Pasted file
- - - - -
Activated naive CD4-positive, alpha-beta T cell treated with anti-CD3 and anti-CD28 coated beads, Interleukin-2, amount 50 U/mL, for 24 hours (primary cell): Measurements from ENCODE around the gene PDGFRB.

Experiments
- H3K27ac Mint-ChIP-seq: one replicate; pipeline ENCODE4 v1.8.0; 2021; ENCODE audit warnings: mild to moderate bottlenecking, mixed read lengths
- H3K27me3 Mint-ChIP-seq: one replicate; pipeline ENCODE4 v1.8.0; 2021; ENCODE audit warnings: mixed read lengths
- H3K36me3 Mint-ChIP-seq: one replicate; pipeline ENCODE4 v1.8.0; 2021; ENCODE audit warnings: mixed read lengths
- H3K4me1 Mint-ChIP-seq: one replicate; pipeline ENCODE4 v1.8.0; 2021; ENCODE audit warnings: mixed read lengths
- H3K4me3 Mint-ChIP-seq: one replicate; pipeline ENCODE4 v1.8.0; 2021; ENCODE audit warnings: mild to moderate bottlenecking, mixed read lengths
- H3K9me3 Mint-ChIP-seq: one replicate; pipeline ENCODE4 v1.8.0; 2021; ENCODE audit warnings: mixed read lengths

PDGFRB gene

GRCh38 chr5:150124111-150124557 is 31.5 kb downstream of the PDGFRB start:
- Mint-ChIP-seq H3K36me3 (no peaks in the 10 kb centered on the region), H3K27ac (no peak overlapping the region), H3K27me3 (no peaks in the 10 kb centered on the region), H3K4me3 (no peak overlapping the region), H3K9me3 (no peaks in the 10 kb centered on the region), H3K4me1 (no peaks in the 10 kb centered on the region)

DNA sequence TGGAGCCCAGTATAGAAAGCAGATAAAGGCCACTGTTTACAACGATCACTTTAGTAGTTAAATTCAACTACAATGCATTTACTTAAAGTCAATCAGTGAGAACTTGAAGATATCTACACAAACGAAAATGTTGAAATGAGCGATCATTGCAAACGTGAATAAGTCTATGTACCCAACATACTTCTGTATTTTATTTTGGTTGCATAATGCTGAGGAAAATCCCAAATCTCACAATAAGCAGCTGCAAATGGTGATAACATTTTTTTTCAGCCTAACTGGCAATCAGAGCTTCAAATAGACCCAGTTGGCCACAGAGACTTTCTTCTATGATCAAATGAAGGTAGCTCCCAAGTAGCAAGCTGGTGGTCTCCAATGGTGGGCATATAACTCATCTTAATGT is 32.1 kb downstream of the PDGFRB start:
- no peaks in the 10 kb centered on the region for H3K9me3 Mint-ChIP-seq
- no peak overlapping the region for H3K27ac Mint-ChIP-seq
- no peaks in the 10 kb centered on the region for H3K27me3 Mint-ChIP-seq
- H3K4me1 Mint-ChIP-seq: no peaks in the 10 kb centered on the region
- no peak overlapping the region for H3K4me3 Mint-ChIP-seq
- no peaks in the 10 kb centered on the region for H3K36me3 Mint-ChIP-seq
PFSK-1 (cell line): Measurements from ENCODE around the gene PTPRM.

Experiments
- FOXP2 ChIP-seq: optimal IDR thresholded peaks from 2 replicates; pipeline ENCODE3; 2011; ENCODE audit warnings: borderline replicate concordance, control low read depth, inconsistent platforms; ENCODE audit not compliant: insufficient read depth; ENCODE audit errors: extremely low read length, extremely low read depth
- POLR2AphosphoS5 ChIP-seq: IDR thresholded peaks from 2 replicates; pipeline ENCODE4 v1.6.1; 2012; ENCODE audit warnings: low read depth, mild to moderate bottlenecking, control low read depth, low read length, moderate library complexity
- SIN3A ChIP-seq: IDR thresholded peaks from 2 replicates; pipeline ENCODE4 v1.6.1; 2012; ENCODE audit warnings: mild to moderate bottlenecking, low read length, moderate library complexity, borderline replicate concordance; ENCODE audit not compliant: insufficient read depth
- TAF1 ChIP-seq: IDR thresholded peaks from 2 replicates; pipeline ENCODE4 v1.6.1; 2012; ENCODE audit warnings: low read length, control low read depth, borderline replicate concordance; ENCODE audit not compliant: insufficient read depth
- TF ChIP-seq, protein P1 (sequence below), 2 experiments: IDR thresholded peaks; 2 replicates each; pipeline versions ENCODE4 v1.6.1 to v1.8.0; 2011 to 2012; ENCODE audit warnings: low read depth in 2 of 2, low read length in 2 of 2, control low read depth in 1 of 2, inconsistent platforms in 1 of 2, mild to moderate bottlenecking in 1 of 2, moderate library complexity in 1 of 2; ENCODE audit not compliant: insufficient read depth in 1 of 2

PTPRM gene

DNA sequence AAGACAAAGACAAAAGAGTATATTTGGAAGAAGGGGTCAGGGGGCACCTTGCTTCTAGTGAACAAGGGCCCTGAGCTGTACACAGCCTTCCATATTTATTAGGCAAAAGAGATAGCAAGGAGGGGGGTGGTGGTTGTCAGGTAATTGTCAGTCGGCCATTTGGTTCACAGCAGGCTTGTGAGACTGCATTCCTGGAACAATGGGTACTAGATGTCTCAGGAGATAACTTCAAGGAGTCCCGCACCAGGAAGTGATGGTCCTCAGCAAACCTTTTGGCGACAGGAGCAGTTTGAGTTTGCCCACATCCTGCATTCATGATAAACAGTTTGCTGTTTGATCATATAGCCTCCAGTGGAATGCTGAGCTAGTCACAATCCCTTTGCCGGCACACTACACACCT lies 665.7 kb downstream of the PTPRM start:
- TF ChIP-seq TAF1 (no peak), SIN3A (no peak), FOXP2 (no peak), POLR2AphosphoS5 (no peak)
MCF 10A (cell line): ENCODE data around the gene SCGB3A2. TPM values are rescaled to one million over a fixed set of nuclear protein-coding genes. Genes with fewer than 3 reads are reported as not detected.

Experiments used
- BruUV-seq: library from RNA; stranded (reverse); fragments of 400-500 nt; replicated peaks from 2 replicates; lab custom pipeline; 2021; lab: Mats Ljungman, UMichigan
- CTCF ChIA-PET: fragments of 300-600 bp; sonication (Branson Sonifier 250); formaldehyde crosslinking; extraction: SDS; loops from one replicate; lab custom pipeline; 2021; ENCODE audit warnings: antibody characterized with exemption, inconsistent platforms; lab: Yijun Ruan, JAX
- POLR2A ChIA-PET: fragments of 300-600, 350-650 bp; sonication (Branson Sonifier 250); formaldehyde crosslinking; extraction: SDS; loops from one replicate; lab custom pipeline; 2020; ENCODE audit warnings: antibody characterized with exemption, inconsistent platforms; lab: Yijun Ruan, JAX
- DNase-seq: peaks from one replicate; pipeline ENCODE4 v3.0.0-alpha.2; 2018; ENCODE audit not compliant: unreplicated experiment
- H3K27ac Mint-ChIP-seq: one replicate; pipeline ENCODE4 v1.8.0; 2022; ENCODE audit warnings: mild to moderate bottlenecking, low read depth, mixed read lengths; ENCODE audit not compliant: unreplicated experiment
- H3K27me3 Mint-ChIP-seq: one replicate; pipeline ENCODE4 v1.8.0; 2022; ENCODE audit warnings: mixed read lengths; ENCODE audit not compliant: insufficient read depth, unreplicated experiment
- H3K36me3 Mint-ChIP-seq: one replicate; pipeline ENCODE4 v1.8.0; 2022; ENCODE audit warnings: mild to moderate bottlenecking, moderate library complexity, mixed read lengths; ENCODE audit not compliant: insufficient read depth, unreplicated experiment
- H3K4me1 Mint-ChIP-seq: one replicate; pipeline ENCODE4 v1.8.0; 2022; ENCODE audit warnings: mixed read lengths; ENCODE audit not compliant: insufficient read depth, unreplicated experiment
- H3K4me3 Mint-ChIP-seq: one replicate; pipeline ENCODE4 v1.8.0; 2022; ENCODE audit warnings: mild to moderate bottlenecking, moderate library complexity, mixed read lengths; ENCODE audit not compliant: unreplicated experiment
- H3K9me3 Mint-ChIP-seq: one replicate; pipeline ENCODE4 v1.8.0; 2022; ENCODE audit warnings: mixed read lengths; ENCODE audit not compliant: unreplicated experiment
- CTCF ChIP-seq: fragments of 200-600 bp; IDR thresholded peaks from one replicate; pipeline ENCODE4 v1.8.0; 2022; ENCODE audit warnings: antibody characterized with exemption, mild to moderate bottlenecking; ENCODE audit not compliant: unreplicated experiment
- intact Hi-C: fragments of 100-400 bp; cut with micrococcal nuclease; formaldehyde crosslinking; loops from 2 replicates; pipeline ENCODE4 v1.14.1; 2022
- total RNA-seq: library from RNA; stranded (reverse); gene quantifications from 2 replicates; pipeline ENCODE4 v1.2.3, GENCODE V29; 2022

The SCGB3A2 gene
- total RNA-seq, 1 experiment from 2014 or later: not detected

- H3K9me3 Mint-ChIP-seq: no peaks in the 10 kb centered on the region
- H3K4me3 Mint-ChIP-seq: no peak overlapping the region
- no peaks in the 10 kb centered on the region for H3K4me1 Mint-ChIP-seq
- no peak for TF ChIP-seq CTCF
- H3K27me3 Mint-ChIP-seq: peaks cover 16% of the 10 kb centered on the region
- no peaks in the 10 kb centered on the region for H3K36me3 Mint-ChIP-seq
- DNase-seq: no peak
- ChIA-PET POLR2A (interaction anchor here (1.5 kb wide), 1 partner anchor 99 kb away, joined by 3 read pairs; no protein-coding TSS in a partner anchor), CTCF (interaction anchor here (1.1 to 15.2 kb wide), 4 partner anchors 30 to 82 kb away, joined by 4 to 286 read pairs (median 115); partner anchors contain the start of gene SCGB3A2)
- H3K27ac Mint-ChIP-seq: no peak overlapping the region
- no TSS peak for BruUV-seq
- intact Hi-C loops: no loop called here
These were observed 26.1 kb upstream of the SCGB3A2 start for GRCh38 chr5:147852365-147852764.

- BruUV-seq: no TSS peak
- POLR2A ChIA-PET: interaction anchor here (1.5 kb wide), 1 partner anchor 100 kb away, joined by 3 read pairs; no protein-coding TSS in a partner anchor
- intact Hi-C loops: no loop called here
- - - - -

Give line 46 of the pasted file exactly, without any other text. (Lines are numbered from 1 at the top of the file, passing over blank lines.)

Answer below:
- H3K9me3 Mint-ChIP-seq: no peaks in the 10 kb centered on the region